As one of 12 people credited with running every California International Marathon, Auburn's Tim Twiet-meyer was asked where Sunday ranked among the worst weather the race has seen in its 30 years.
His ruling: second.
"I think '87 probably end-to-end was harder," said Twietmeyer, 54, who led the three-hour, 35-minute pace group Sunday. "But I think it's in the top two."
That likely impacted the no-show rate for marathon-ers. Of the 9,300 people who registered, 6,474 started the race and 6,185 crossed the finish line, officials said.
There were 809 relay teams that finished and 2,000 joined in the 2.62-mile fun run.
A race spokesman said the marathon finishers included all dozen men who had run the first 29 CIMs.
"My goal was to not have to walk," said John O'Neill, 71, of Diamond Springs, the oldest of the group who finished in 4:22:22 and said it didn't come to that. "I'd say I struggled the last 10 miles, but 4:22 is good for me."
Also carrying the streak were Michael Buzbee, Steve Haun, Bruce Mauldin, Mike Nolan, Steve Polansky, Michael Ryan, Michael Sullivan, Ernest Takahashi, Barry Turner and Denis Zilaff.
A few finishes America Aznar, 38, ran across the finish line near the Capitol and straight into the arms of husband Simon Stewart, 39, her face alternating between tears and a smile.
"I feel very good, thank you," Aznar said. "It was bonding. You bonded with a lot of strangers. Runners were handing me oranges, people were saying 'Draft behind me.' "
Stewart, who said the couple came from Edmonton, Alberta, finished in 2:53:51. Aznar was aiming for 3:25 and figured she was "right on the money." She ran a 3:25:55.
Tony Rotheram came across at 4:39:03, smiling under the bill of his cap and describing the meaning behind the No. 171 on his racing bib. "My number is 171, I'm 71 years old and it's my 71st marathon," said Rotheram, of British Columbia, Canada.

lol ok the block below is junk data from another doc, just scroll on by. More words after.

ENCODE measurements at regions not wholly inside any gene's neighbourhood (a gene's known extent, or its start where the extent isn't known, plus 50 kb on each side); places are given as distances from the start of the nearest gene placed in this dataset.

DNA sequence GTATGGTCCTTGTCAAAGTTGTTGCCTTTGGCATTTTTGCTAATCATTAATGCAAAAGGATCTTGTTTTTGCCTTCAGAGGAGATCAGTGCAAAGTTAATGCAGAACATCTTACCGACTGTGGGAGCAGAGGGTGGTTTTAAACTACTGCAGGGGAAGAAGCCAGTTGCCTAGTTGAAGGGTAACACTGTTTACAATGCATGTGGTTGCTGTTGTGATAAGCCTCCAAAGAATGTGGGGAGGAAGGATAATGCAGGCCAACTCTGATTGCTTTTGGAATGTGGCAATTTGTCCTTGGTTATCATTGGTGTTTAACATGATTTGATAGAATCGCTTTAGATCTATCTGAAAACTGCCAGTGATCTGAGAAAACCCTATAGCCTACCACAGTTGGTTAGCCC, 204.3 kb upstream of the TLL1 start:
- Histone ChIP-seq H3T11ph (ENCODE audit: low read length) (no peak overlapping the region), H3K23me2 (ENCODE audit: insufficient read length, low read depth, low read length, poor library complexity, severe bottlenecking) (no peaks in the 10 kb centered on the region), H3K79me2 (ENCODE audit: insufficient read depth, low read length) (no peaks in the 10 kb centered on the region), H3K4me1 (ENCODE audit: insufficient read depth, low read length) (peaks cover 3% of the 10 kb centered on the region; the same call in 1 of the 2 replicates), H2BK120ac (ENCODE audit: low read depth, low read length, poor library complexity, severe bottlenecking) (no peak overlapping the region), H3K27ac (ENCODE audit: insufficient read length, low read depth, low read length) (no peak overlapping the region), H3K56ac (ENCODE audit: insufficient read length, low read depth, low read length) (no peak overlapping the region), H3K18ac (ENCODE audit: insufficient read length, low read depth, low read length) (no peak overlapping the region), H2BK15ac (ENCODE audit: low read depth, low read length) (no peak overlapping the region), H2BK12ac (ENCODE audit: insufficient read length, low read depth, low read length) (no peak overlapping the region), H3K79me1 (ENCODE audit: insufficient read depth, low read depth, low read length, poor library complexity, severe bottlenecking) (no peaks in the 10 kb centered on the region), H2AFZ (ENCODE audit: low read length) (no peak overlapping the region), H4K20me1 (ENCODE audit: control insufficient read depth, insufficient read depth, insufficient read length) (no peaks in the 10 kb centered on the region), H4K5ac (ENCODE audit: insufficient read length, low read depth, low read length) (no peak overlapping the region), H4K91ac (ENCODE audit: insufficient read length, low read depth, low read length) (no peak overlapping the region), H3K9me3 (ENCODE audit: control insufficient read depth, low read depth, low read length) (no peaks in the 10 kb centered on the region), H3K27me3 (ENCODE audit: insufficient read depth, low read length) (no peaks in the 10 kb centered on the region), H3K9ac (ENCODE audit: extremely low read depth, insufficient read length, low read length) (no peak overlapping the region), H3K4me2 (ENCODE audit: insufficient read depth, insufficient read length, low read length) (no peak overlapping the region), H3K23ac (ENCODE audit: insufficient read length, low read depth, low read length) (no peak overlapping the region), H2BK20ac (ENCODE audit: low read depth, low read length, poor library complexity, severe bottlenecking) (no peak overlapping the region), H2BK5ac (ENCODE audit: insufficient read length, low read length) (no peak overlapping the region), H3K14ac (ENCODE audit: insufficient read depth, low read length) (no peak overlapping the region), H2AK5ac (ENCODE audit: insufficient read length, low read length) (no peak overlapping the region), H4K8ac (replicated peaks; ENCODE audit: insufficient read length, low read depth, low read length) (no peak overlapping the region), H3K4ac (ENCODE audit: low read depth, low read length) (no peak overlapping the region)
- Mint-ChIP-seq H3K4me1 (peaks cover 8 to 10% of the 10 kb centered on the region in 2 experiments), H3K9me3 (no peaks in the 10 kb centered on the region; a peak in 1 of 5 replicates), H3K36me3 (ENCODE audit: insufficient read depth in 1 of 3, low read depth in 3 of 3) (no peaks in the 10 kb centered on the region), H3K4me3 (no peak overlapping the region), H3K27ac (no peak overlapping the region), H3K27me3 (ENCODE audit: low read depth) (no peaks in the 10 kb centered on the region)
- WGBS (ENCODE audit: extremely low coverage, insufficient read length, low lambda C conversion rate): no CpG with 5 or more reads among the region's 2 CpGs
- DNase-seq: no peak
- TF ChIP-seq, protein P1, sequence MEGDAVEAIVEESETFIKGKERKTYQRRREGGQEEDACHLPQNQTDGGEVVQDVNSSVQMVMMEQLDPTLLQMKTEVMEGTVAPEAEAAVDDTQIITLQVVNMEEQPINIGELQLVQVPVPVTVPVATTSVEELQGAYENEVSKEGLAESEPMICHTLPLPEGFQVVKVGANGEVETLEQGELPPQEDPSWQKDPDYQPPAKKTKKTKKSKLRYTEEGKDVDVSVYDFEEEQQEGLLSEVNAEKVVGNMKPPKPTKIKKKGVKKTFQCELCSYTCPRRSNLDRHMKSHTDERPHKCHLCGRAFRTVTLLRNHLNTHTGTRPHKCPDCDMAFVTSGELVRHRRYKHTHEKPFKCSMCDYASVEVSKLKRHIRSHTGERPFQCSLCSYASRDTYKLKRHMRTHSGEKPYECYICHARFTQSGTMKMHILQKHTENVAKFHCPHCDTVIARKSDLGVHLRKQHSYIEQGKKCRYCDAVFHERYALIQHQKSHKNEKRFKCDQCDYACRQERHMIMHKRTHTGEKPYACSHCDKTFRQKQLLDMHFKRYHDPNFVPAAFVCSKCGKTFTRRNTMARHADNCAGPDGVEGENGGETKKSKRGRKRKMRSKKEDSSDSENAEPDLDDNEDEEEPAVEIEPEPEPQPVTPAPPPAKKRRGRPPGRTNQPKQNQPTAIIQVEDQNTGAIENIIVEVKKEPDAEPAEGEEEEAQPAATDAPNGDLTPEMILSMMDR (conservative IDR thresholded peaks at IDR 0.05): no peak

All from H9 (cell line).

"I was 45," he explained, "I watched the Olympics, the marathon running, and I thought, I'd like to do one of those. I thought I was only going to do one and I decided, hey, this is good fun."
Diana Schumacher, 48, a detective with the Monterey County Sheriff's Office, said she crossed an item off her bucket list to run a marathon before age 50. Her other goal, she said, was to "finish with dignity."
"And I think I managed to do that," said Schumacher, who finished in 5:03:48.
More winners Aaron Scheidies defended his title in the U.S. Association of Blind Athletes National Championships, running 2:53:36. Kristina Ament won the women's race in 4:10:02.
Rocklin's Chris Knorzer won the men's masters title for runners 40 and over, finishing in 2:36:26. Lisbet Sunshine of Larkspur was the women's winner in 2:54:47.
Josh Hotaling of Loomis was the lone wheelchair competitor and, using a crank chair, finished in 2:13:46.